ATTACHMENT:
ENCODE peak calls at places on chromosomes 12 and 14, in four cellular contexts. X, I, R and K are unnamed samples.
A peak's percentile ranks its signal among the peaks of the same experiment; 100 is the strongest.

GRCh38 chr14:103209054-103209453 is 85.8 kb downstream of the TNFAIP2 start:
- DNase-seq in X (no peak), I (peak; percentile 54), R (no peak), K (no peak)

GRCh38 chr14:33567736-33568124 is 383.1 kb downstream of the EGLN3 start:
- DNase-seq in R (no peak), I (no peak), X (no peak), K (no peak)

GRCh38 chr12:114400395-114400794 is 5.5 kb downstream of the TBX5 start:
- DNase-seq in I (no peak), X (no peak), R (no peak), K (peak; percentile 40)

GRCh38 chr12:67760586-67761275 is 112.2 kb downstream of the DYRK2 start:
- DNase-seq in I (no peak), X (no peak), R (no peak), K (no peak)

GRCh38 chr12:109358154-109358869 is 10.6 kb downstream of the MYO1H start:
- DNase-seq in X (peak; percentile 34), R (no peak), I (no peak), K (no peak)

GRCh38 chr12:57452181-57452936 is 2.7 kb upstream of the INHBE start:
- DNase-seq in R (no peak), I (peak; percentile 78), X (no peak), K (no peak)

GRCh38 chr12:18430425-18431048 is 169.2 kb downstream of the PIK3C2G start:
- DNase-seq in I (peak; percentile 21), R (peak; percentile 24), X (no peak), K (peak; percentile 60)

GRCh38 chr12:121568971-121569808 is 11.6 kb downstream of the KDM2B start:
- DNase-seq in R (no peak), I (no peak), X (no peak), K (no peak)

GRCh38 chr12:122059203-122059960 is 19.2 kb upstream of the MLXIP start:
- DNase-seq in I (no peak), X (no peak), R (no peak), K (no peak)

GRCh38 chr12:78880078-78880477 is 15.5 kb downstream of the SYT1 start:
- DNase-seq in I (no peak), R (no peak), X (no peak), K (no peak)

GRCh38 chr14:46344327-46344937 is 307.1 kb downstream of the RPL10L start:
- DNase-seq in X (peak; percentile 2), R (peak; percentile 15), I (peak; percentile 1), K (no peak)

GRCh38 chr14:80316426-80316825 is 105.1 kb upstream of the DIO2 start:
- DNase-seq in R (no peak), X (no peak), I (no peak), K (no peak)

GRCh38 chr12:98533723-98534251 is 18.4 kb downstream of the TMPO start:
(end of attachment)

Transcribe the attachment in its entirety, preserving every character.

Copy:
ENCODE peak calls at places on chromosomes 12 and 14, in four cellular contexts. X, I, R and K are unnamed samples.
A peak's percentile ranks its signal among the peaks of the same experiment; 100 is the strongest.

GRCh38 chr14:103209054-103209453 is 85.8 kb downstream of the TNFAIP2 start:
- DNase-seq in X (no peak), I (peak; percentile 54), R (no peak), K (no peak)

GRCh38 chr14:33567736-33568124 is 383.1 kb downstream of the EGLN3 start:
- DNase-seq in R (no peak), I (no peak), X (no peak), K (no peak)

GRCh38 chr12:114400395-114400794 is 5.5 kb downstream of the TBX5 start:
- DNase-seq in I (no peak), X (no peak), R (no peak), K (peak; percentile 40)

GRCh38 chr12:67760586-67761275 is 112.2 kb downstream of the DYRK2 start:
- DNase-seq in I (no peak), X (no peak), R (no peak), K (no peak)

GRCh38 chr12:109358154-109358869 is 10.6 kb downstream of the MYO1H start:
- DNase-seq in X (peak; percentile 34), R (no peak), I (no peak), K (no peak)

GRCh38 chr12:57452181-57452936 is 2.7 kb upstream of the INHBE start:
- DNase-seq in R (no peak), I (peak; percentile 78), X (no peak), K (no peak)

GRCh38 chr12:18430425-18431048 is 169.2 kb downstream of the PIK3C2G start:
- DNase-seq in I (peak; percentile 21), R (peak; percentile 24), X (no peak), K (peak; percentile 60)

GRCh38 chr12:121568971-121569808 is 11.6 kb downstream of the KDM2B start:
- DNase-seq in R (no peak), I (no peak), X (no peak), K (no peak)

GRCh38 chr12:122059203-122059960 is 19.2 kb upstream of the MLXIP start:
- DNase-seq in I (no peak), X (no peak), R (no peak), K (no peak)

GRCh38 chr12:78880078-78880477 is 15.5 kb downstream of the SYT1 start:
- DNase-seq in I (no peak), R (no peak), X (no peak), K (no peak)

GRCh38 chr14:46344327-46344937 is 307.1 kb downstream of the RPL10L start:
- DNase-seq in X (peak; percentile 2), R (peak; percentile 15), I (peak; percentile 1), K (no peak)

GRCh38 chr14:80316426-80316825 is 105.1 kb upstream of the DIO2 start:
- DNase-seq in R (no peak), X (no peak), I (no peak), K (no peak)

GRCh38 chr12:98533723-98534251 is 18.4 kb downstream of the TMPO start: